Wednesday, June 21, 2006

Work with the teachers you have

Is there anyone else who just doesn't understand Kevin Carey's blog entry at the end of last month? It included a reasonable caveat that current research on teacher effectiveness had low R-square figures and high residual variance (i.e., evidence that the model in question accounted for little of the existing variation in student achievement). Then Carey jumped from that to a nullification of research on teachers:
[Sanders' study is part of] the ongoing search for the characteristics of the effective teacher. A definitive list of such characteristics is the holy grail of teacher policy. If we only had that list, so the thinking goes, we could do all kinds of important and useful things. We could reshape education schools to impart those characteristics. We could set up certification systems to filter out teachers who don't have those characteristics. We could design compensation systems that pay teachers with those characteristics more money.... My strong suspicion is that this whole way of thinking will ultimately turn out to be profoundly wrong.... [W]e could double, triple, or magnify tenfold our efforts to refine and expand things like the NBPTS and still never get close to identifying the effective teacher, for the simple reason that she doesn't exist.
That reasoning conflates screening instruments with teacher education and professional development, and it fails to address the fundamental weakness of much of this research, the search for a general qualification of teachers based on a global credential (not usually immutable characteristics). Then Carey went into some weird stuff about Dell's reversal of the usual production-before-sales process. (Never mind that car customers who were willing to wait could custom-order cars years before.) I think it has something to do with being satisfied with identifying effective teachers and not worrying about helping teachers (and prospective teachers) get better. Maybe I'm misreading that entry, but it sure sounded like that.

And, if so, Carey is wrong. Suppose we could identify with 100% accuracy who the good math teachers are. (Incidentally, neither Bill Sanders nor I will ever claim this, regardless of our differences otherwise.) Do we then fire those who are weaker and pray that their replacements are better, on average? As far as I'm aware, there has never been a period of time when you had 100% perfect teachers, when a system didn't need to work with the teachers they had because, well, they were the teachers there at the moment. It makes no sense from a decency, fairness, civil rights, morale, or human resources standpoint to sit there and let an inexperienced, less-skilled, or overwhelmed teacher flounder just because the research on national certification or masters degrees isn't conclusively in favor of those as screening/pay increment policies.

In my own research on special education history, there are several points (including today) when administrators have griped about the lack of trained specialists. The expansion of special education meant that there has always been a shortage of specialists, and often regular teachers were pulled into special education. Lo and behold! these "retreads" (as one former Peabody College professor termed them) were pretty sharp folks and were able to learn new tricks just fine, thank you (again, to the pleasant surprise of my informant). To borrow from a certain Crosby, Stills, Nash, & Young classic, if you can't have the ones you want, help the ones you have. They'll probably be just fine.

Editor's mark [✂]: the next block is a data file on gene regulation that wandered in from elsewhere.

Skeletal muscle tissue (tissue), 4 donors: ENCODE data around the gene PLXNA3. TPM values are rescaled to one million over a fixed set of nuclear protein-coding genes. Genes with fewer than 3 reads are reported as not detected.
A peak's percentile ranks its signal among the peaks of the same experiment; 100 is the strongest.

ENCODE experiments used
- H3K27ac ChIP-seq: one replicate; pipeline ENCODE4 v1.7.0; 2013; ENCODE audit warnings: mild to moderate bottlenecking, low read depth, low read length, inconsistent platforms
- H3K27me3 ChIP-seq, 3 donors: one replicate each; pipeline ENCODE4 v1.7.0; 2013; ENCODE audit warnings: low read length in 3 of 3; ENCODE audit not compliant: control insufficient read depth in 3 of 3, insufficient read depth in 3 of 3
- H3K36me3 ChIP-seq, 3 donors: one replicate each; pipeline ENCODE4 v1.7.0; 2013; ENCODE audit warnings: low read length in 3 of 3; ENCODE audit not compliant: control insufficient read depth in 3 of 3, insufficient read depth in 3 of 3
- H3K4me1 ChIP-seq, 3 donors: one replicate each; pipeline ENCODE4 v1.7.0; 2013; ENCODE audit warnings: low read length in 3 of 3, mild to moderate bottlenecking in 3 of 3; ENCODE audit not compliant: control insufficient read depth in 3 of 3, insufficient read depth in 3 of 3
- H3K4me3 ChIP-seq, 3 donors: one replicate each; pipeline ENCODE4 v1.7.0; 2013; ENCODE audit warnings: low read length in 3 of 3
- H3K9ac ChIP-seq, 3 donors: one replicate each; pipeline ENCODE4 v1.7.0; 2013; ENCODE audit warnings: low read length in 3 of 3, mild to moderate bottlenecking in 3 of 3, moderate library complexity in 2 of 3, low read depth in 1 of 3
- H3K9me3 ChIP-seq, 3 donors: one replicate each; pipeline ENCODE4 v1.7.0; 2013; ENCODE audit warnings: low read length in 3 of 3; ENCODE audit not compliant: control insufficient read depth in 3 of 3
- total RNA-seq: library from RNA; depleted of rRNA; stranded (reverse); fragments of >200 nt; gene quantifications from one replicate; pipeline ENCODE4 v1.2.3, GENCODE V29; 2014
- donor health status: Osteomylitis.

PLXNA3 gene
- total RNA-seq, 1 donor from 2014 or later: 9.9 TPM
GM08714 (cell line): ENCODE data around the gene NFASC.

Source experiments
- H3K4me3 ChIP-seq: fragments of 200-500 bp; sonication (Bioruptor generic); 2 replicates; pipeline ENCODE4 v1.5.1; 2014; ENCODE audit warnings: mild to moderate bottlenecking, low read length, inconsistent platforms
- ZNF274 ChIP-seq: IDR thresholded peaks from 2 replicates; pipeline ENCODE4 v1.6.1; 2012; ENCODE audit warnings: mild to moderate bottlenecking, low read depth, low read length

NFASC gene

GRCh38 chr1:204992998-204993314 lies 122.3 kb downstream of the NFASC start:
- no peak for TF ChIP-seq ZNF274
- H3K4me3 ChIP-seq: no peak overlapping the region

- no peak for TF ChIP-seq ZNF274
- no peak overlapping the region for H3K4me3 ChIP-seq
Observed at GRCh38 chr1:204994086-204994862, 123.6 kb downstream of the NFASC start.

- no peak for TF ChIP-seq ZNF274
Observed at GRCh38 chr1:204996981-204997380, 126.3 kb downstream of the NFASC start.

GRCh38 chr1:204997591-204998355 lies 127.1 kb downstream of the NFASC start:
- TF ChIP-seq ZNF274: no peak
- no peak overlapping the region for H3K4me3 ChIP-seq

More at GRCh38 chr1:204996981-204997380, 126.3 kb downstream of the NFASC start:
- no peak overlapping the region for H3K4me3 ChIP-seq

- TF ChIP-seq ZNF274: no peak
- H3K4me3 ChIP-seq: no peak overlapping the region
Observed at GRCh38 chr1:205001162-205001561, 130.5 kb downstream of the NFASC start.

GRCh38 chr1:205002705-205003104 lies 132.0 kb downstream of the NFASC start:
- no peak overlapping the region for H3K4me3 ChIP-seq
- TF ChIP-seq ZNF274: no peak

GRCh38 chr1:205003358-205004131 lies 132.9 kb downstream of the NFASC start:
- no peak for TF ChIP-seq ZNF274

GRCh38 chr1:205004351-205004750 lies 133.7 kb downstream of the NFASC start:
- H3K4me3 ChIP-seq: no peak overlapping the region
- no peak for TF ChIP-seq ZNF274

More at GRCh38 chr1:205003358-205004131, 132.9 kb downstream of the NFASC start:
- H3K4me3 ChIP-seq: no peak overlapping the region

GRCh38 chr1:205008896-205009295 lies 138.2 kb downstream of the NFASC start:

5 comments:

Kathleen said...

I agree with you when you say that some teachers are really not qualofied to teach certain material, even though they have a certificate or defree/ But i feel that if they can't teach a course then they probably should learn more on the topic. I do feel though that everyone is not perfect and that teachers can be helped out every once and a while.

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Jim Horn said...

Yes, and speaking of conflating, those who see Sanders as a guru are the same ones who have already conflated learning and school with test-taking and tests. And even though Sanders, himself, remains an advocate for NBPTS, that point is lost, just as the value of NBPTS credentialing is lost, when we concede that stupidification through testing constitutes the reason we have schools.

Too, I remain a little suspicious of research that determines that high test scores result from good teaching, and good teaching results in high test scores. Is there a reference point outside this tight vortex I can focus on--I am getting dizzy.

choices407 said...

I agree with you when you say that some teachers are not quaified to teach. I believe it it not in thier hearts. The reason that they are teaching is because they are good test takers. What about the ones who who truly have a passion for it and are true teachers, but struggle with passing certification tests?

Bob Calder said...

People just can't tell you about stuff they don't understand. Whether or not they are good at conveying it is a second issue. Talk about conflation!

If I may add something about high performers? Sometimes asking for too much can be as bad as asking for too litttle.

The fact is we are talking about average human beings. Identifying high performers can be a bad thing because there are only a few of them in any profession. The average person may be able to 80% of the "special" behaviours. So when you put all of the behaviors into a little book and tell the rest of the people they have to do all or die, they in turn adopt new behaviors of their own so as to avoid poor evaluation. Things don't improve as a result and other unpredictable things happen that may be bad in general.